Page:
Multiple Sets of Chromosomes

Chromosomal abnormalities can also occur if more than one sperm fertilizes an egg or if the developing embryo fails to divide its cells properly. These situations result in the addition of a complete set of chromosomes. Normal individuals with two sets of chromosomes are called diploid, while those with three sets are called triploid, and those with

Figure 7.1 Human Male Karyotype.

four are called tetraploid. These conditions in humans and other mammals are so deleterious that affected fetuses do not survive to birth.

Interestingly, however, extra sets of chromosomes are not deleterious to many other organisms, including all plants and some animals, including fish. Indeed, many crop plants we eat are not diploid. In order to reproduce, the reproductive cells must undergo meiosis, a process in which they double their chromosome numbers and then divide them equally so that the gametes contain half the number of chromosomes (see figure 2.3). In the case of diploid individuals, meiosis results in the presence of a single set of chromosomes, a hap-loid chromosome set, in all the gametes. Plants that have more than two sets of chromosomes, if the number of sets is even, can still reproduce because they can evenly divide their chromosomes. For example, tetraploid plants produce diploid gametes, and octaploid plants produce tetraploid gametes. Strawberries that we buy at the grocery store are octaploid. Similarly, wheat is hexaploid: it contains six sets of chromosomes, an even number of chromosome sets that can be evenly divided into triploid gametes.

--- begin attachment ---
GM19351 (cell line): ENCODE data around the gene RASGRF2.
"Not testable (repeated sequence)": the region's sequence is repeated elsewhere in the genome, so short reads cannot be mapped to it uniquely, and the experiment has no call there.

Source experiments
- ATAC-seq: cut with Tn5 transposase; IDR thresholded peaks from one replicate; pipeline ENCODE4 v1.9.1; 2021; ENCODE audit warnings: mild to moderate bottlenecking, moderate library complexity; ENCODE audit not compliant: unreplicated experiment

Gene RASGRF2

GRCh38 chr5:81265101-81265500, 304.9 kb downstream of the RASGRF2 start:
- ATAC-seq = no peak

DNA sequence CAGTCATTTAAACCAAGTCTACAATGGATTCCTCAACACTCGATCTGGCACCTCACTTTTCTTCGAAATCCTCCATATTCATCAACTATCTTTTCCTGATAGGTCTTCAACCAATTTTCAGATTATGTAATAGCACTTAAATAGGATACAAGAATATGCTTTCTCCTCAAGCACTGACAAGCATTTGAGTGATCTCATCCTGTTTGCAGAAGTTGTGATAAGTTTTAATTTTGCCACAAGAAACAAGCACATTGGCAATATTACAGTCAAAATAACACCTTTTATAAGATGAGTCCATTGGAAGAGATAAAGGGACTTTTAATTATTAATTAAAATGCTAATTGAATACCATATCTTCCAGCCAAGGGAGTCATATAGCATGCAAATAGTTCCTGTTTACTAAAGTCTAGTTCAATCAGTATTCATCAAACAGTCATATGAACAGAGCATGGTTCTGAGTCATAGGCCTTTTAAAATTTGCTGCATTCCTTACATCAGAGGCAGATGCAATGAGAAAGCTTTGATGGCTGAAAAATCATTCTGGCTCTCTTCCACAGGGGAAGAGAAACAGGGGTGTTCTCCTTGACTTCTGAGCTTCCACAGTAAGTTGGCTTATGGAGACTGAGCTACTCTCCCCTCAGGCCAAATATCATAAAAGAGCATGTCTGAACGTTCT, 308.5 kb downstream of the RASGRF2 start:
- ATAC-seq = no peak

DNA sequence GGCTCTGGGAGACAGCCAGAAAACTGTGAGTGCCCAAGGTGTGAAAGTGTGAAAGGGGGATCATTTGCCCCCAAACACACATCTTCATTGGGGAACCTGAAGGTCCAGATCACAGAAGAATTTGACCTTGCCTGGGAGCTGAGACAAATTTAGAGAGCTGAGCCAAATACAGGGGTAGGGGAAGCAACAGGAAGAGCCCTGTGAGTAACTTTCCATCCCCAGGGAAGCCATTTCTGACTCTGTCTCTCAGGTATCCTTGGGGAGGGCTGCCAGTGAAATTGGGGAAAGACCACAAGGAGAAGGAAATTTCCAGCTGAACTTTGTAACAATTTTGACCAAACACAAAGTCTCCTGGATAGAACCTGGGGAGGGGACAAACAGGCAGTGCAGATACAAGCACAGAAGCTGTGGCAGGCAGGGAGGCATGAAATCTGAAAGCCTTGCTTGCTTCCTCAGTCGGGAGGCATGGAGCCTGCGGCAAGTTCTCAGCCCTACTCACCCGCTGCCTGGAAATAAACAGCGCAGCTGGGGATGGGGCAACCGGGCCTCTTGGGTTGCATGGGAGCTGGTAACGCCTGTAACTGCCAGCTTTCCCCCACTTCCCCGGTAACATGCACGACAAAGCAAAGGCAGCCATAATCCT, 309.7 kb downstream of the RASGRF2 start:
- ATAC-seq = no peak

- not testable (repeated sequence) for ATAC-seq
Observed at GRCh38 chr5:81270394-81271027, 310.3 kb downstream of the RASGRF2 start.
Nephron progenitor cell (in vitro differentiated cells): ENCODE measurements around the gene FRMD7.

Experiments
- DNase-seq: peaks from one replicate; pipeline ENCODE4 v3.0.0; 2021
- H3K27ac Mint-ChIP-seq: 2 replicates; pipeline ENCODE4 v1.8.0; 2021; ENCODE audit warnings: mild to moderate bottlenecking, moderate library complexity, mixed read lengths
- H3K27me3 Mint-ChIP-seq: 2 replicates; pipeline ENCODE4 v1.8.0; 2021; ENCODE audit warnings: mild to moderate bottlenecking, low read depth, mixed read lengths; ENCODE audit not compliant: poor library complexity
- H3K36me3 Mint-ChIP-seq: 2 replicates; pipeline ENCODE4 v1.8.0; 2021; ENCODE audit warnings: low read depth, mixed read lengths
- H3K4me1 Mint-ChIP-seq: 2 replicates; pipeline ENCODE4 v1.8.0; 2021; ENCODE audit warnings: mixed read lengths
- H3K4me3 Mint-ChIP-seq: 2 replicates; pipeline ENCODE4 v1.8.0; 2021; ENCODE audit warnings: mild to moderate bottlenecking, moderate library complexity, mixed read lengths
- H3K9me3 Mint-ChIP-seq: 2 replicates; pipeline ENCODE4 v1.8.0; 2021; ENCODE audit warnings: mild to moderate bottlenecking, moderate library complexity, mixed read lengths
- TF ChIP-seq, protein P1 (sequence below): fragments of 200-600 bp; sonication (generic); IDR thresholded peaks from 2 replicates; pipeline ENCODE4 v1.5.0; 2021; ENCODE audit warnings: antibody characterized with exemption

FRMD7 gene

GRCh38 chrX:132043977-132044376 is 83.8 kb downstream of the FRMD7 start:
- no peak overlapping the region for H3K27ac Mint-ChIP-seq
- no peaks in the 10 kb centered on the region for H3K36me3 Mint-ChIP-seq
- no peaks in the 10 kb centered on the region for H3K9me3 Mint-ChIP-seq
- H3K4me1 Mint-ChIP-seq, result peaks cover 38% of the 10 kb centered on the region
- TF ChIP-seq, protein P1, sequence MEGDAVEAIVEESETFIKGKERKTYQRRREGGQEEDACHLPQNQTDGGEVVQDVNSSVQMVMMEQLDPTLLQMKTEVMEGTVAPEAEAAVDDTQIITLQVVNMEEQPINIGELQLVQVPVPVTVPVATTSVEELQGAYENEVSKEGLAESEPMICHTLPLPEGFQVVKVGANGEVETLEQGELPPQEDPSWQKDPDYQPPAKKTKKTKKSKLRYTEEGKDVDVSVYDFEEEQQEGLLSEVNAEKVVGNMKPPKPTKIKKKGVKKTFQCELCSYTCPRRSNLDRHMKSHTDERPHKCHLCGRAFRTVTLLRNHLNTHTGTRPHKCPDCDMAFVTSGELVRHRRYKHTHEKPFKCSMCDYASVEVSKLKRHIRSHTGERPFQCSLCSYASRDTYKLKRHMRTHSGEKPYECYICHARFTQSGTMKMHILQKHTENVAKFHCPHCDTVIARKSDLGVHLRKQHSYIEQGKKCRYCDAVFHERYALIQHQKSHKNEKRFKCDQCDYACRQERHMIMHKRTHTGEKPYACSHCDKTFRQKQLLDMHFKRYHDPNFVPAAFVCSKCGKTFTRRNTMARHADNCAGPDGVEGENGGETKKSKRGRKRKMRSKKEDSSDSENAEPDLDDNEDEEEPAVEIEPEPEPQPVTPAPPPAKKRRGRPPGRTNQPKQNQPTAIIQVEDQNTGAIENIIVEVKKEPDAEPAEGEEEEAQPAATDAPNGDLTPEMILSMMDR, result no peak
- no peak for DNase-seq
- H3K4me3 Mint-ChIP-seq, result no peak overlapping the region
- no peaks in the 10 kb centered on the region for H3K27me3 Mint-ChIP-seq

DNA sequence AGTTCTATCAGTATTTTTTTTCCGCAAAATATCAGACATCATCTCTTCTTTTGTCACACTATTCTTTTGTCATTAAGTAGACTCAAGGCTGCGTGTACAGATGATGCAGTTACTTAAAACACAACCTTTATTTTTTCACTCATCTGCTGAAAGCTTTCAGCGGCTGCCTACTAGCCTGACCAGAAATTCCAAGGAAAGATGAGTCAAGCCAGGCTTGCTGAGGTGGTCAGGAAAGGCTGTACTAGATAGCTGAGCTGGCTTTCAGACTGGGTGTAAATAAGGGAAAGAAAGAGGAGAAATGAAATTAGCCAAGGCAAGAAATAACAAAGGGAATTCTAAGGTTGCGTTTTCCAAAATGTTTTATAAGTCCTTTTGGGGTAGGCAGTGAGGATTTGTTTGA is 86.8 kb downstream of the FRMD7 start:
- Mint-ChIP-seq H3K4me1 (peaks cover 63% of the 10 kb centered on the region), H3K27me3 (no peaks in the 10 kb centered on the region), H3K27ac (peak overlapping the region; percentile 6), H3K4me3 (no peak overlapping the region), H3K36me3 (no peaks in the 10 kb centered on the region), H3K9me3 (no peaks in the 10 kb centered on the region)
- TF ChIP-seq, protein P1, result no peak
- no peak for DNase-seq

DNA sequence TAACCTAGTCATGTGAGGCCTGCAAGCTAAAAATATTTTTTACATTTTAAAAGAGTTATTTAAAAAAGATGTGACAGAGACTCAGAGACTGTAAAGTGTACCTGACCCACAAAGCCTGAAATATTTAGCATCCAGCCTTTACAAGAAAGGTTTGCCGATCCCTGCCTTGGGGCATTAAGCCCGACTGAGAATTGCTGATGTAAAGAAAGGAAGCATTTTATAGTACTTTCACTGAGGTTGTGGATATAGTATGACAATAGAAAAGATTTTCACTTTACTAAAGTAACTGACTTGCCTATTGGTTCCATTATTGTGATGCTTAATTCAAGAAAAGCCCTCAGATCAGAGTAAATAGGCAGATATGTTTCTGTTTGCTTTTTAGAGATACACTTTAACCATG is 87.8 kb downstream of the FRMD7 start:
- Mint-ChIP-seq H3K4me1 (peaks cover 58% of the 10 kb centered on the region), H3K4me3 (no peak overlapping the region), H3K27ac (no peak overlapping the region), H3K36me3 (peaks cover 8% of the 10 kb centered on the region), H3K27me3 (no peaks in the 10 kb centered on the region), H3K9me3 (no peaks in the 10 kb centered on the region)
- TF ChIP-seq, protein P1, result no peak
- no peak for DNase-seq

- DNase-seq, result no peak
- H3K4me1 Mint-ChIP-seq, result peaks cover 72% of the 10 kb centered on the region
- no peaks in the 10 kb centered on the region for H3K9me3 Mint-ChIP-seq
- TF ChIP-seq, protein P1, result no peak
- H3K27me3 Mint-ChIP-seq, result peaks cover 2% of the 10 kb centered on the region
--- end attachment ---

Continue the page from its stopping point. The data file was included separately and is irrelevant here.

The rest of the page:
What, however, is the effect of triploidy, the presence of three sets of chromosomes in an organism? An example of a triploid plant is the

Figure 7.1 Human Male Karyotype.

banana. All commercial bananas are triploid. In this case, there is no way to divide the three sets of chromosomes equally in halves. Remember that during meiosis, the chromosome sets are first doubled. In the banana, the number of sets would then be six. But then these six sets of chromosomes would have to be divided in half twice, or into four, since each pregametic cell gives rise to four gametes. The result is one and one-half sets of chromosomes, not a whole number, and thus meiosis cannot take place properly. Triploid commercial banana trees are sterile; their fruits do not make seeds. On the other hand, wild bananas, which are diploid, do have seeds (see figure 7.2). Thus, commercial bananas are reproduced by cuttings. Using similar logic, the fish and game departments in many states purposely make triploid fish, so that the fish they release for the fishing public are unable to breed and reproduce with wild fish. An additional bonus in triploid fish is that the energy a diploid fish invests into reproduction is used for growth in triploids, resulting in bigger fish.

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